Despite market plunge, investors take risks


The plunge on the market on Thursday wasn't enough to trigger a halt in trading. In fact, after 2:30 p.m. eastern time, it stops only when the market drops by 20 percent or more.

And although the New York Stock Exchange now says there were no issues or errors, the Nasdaq has cancelled all trades on stocks that either gained or fell more than 60 percent during the freefall.

Some courageous investors may have turned a profit today.

For some, there is only one way to describe today's stock market plunge. Oakland stock broker Neil Clunie calls it the worst day of the year -- so far.

"We were watching the ticker drop off the face of the earth. It was really scary for a second," he said.

And to brokers like Clunie, a second was about how long the wild ride felt like it lasted, as the Dow nose dived nearly 1,000 points in just 30 minutes.

But what was a kick in the gut for some was perfect timing for others.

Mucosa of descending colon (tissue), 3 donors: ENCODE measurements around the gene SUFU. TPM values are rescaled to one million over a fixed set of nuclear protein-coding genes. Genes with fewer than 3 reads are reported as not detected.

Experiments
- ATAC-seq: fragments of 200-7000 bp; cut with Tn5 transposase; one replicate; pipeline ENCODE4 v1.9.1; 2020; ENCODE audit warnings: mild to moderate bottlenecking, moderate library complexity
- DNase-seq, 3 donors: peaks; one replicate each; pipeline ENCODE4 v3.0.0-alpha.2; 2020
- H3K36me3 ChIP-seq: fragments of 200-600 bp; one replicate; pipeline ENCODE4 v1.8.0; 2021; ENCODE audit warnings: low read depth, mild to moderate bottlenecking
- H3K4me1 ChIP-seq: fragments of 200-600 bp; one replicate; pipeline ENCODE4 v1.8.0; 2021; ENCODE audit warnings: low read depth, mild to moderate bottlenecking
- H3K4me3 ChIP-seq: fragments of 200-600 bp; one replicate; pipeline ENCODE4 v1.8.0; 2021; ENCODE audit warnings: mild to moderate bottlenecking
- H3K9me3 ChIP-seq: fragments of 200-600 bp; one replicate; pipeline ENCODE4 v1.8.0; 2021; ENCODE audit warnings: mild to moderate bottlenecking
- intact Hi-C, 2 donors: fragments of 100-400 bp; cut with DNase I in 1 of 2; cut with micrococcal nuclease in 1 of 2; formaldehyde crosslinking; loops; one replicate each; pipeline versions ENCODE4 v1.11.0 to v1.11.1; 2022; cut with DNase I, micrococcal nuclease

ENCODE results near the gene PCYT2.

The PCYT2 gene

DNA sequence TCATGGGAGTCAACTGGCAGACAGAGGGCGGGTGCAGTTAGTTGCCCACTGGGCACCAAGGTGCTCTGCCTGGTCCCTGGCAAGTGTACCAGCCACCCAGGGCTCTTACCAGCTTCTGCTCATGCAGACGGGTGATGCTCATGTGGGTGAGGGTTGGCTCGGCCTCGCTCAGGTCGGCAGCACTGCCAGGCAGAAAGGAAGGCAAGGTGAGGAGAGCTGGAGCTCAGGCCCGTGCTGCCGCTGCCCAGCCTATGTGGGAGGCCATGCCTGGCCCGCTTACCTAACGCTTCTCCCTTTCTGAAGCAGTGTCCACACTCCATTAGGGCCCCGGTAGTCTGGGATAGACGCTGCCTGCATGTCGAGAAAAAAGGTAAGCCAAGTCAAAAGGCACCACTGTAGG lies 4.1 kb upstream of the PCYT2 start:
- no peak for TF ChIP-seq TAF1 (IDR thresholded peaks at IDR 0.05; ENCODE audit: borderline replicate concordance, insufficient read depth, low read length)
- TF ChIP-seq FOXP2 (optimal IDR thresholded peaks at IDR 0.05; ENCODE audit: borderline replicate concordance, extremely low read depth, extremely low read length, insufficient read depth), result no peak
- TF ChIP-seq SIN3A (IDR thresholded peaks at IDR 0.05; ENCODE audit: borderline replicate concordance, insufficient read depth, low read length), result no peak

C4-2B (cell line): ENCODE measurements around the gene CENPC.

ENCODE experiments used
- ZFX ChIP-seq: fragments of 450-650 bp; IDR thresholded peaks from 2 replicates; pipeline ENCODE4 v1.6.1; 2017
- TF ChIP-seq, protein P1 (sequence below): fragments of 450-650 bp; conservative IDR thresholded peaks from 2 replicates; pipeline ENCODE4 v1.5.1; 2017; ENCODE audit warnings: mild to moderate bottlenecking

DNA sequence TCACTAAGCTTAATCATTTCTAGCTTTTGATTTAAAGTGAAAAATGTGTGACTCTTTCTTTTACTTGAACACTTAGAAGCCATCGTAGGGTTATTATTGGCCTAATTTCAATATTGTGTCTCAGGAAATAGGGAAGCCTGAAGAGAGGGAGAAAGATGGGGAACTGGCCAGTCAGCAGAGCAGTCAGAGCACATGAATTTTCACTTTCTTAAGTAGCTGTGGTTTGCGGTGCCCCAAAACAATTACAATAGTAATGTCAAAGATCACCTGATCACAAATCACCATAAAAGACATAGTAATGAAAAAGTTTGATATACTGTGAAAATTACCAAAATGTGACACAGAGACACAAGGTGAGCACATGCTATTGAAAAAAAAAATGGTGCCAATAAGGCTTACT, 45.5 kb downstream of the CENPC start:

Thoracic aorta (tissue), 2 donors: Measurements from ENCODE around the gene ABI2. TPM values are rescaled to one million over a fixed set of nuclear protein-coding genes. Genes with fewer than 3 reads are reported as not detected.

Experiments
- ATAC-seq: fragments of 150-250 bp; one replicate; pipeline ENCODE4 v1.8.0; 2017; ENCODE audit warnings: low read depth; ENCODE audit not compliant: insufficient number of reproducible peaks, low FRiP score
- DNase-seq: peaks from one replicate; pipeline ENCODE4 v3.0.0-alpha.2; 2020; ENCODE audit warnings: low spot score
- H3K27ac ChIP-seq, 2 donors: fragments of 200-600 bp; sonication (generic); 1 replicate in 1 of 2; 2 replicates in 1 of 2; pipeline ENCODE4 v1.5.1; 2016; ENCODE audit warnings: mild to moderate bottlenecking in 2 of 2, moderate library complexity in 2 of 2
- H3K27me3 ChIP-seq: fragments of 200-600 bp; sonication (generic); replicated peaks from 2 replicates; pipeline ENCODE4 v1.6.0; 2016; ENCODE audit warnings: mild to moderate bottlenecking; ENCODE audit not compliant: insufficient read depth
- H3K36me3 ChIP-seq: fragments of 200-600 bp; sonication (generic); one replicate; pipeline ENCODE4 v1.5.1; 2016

"I see when the market goes down that much as an opportunity, so I decided to invest," investor Cathy Curtis said.

And that's exactly she did. Curtis noticed the drop minutes before the market rebounded and managed to invest between $300,000 and $400,000.

"I thought, you know what, that's too big of a drop, this is a good time to put some cash to work because I've been waiting to put it to work," Curtis said.

Many people felt today's plunge brought back painful memories from the financial collapse of October 2008, when during a one- week period the Dow plunged more than 1,800 points.

"When Lehman Brothers went bankrupt, sudden panic. All markets stopped. Nobody is offering credit," UC Berkeley professor Stephen Cohen said.

Cohen is the co-director of the Berkeley Roundtable on the International Economy. Whether caused by short-term trader error or long-term fears over Greece's economic troubles as some thought as it happened, he says there's a lesson in today's market plunge.

"That may be the lesson of this. These days, the next short while, the market may not be a game for those with normal or fainted hearts," Sean Randolph, Ph.D. from the Bay Area Economic Council said.

It's more like an irregular heart beat for stock brokers, so much so Clunie had to take a break.

"I'm actually walking around for stress relief right now. I am taking a 15-minute walk break," he said.

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